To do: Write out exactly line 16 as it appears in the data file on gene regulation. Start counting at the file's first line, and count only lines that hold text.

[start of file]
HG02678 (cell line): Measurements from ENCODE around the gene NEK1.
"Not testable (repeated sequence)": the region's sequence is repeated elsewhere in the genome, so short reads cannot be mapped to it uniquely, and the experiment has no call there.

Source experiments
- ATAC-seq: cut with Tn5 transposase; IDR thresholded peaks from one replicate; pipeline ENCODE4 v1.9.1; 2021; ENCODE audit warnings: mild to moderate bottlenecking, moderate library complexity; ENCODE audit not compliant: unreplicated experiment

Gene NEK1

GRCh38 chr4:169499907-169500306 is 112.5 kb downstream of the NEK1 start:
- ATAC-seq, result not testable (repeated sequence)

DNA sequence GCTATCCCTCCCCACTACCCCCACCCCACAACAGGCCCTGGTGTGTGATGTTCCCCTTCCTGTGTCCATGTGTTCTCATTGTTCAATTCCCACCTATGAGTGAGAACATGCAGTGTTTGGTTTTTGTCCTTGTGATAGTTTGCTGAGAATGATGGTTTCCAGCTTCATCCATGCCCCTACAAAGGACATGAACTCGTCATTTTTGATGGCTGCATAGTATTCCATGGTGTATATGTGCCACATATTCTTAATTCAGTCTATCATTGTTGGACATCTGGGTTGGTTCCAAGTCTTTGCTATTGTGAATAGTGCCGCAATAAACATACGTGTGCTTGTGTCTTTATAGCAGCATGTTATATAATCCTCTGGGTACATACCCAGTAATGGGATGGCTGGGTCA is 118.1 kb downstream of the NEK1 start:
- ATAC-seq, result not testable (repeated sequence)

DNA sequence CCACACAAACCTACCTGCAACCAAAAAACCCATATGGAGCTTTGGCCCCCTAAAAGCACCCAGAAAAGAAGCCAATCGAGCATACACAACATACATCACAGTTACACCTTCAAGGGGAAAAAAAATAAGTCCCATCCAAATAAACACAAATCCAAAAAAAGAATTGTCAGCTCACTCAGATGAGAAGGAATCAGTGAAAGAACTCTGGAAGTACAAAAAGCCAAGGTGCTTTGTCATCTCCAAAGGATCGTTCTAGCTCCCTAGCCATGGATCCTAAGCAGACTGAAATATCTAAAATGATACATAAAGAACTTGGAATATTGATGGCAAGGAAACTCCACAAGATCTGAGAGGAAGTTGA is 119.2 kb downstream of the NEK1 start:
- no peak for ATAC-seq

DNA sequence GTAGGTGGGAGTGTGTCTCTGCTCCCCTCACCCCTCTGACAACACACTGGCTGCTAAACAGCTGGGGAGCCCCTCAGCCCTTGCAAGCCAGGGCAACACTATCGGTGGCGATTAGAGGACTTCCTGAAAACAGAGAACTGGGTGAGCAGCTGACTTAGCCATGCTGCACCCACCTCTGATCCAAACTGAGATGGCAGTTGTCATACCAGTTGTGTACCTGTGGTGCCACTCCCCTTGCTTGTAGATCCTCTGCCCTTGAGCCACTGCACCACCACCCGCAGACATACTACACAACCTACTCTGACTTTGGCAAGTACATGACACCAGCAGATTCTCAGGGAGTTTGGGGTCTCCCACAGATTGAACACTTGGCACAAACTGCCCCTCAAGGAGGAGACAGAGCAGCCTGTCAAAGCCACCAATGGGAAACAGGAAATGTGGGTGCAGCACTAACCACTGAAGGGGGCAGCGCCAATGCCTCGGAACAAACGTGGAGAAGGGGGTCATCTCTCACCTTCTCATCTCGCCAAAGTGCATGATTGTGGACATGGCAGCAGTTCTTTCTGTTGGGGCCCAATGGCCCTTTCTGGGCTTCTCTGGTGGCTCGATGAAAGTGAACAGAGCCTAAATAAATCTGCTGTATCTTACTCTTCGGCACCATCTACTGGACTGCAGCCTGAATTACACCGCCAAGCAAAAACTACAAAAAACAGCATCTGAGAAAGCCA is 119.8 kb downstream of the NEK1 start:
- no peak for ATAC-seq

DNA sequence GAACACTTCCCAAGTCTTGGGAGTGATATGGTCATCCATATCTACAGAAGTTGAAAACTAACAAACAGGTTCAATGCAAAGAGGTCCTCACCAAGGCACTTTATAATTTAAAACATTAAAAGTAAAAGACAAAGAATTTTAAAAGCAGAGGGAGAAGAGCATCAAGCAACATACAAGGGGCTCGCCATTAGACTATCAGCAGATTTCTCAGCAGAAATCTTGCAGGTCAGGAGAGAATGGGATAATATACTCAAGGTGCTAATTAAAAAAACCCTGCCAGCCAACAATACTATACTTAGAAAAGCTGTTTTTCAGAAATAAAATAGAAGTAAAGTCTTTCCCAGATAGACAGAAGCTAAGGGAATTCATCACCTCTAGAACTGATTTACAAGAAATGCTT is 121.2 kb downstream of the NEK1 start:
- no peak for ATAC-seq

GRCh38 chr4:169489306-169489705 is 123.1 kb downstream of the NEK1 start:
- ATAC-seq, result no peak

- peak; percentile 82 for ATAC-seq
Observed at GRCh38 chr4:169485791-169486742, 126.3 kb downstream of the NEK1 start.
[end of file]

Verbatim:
GRCh38 chr4:169489306-169489705 is 123.1 kb downstream of the NEK1 start: